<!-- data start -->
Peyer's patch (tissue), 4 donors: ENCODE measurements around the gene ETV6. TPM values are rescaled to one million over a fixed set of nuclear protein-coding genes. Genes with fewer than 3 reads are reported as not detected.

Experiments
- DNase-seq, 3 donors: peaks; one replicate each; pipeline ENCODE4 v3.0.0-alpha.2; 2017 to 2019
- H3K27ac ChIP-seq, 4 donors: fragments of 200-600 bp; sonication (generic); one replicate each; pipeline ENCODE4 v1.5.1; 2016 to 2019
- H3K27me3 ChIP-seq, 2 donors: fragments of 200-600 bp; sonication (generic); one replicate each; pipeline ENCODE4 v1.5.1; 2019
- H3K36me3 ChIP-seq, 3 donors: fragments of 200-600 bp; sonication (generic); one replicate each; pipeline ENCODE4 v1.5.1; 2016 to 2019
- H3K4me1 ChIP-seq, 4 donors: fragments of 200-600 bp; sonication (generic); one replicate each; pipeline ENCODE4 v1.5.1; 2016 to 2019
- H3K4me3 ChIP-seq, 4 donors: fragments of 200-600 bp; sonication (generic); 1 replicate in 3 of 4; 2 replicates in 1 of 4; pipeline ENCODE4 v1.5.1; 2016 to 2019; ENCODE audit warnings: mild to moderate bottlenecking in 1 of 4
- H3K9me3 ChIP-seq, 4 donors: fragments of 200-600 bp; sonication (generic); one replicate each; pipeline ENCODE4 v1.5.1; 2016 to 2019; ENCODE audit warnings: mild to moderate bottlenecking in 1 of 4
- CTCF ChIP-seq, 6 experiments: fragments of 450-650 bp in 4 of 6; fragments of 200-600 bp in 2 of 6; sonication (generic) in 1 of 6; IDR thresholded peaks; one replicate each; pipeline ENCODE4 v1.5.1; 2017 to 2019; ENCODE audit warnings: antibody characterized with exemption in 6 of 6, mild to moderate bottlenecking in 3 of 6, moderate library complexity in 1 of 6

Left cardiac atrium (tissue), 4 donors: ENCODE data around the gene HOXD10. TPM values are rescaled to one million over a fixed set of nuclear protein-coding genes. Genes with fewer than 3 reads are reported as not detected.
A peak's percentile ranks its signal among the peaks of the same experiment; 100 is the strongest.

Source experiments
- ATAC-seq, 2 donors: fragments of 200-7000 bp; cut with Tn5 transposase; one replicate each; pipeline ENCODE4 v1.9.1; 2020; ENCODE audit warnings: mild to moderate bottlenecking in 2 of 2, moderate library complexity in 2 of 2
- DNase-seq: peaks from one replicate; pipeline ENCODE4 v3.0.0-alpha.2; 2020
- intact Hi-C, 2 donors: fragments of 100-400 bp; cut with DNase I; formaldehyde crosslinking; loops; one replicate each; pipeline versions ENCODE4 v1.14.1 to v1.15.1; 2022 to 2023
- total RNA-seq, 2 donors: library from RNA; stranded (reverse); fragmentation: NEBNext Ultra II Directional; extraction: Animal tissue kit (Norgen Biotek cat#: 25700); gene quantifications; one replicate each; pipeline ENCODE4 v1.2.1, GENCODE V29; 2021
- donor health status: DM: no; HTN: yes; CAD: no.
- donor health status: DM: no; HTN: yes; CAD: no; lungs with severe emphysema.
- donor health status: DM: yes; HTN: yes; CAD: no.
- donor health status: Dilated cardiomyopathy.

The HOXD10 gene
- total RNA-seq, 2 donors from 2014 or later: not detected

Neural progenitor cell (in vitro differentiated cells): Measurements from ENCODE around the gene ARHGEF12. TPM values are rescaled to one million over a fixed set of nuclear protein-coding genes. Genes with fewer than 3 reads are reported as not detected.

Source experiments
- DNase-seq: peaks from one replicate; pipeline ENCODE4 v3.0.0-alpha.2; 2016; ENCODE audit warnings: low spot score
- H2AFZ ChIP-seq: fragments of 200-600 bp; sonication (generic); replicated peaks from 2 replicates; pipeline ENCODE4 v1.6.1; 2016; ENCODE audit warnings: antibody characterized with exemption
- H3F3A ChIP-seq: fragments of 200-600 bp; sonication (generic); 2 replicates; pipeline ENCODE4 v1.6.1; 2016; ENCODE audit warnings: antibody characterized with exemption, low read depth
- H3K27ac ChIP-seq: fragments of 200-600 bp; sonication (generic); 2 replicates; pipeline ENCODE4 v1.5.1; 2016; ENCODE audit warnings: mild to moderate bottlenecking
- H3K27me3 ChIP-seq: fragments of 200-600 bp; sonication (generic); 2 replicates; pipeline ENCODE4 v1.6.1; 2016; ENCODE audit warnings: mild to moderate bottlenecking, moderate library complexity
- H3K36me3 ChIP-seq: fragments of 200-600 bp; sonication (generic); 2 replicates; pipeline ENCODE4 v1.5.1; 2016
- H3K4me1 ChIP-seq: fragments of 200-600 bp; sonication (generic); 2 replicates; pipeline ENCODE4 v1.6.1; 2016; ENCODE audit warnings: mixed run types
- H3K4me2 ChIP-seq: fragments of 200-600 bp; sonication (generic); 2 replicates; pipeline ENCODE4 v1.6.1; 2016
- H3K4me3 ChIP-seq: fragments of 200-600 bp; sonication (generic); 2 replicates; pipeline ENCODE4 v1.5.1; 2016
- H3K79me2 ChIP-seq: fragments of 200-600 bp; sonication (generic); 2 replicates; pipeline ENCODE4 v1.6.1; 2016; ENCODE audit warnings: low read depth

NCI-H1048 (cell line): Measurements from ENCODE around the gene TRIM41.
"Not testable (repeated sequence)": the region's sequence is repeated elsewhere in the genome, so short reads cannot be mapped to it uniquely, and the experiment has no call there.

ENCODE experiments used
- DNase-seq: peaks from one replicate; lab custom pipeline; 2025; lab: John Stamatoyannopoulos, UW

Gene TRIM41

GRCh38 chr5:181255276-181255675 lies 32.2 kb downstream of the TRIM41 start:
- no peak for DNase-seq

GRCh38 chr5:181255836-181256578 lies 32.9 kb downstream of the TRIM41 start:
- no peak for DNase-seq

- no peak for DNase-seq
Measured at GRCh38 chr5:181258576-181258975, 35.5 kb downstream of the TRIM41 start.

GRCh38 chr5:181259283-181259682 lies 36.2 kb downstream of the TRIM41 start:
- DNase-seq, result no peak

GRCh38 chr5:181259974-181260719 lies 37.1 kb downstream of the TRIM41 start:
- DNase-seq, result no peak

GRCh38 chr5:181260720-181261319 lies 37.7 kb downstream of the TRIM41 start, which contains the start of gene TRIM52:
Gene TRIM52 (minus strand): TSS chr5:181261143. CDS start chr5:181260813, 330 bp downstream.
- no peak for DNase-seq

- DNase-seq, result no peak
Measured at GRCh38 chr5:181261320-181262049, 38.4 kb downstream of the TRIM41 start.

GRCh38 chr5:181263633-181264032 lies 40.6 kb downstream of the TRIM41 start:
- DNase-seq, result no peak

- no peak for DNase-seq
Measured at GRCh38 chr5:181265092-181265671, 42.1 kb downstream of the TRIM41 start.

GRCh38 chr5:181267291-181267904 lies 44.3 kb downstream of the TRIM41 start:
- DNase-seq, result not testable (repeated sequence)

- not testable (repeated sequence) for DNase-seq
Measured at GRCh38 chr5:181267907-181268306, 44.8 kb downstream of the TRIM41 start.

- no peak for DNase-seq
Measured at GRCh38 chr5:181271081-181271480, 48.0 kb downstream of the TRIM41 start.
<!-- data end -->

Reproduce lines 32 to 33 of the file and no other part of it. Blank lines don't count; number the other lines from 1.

- H3K4me1 ChIP-seq: fragments of 200-600 bp; sonication (generic); 2 replicates; pipeline ENCODE4 v1.6.1; 2016; ENCODE audit warnings: mixed run types
- H3K4me2 ChIP-seq: fragments of 200-600 bp; sonication (generic); 2 replicates; pipeline ENCODE4 v1.6.1; 2016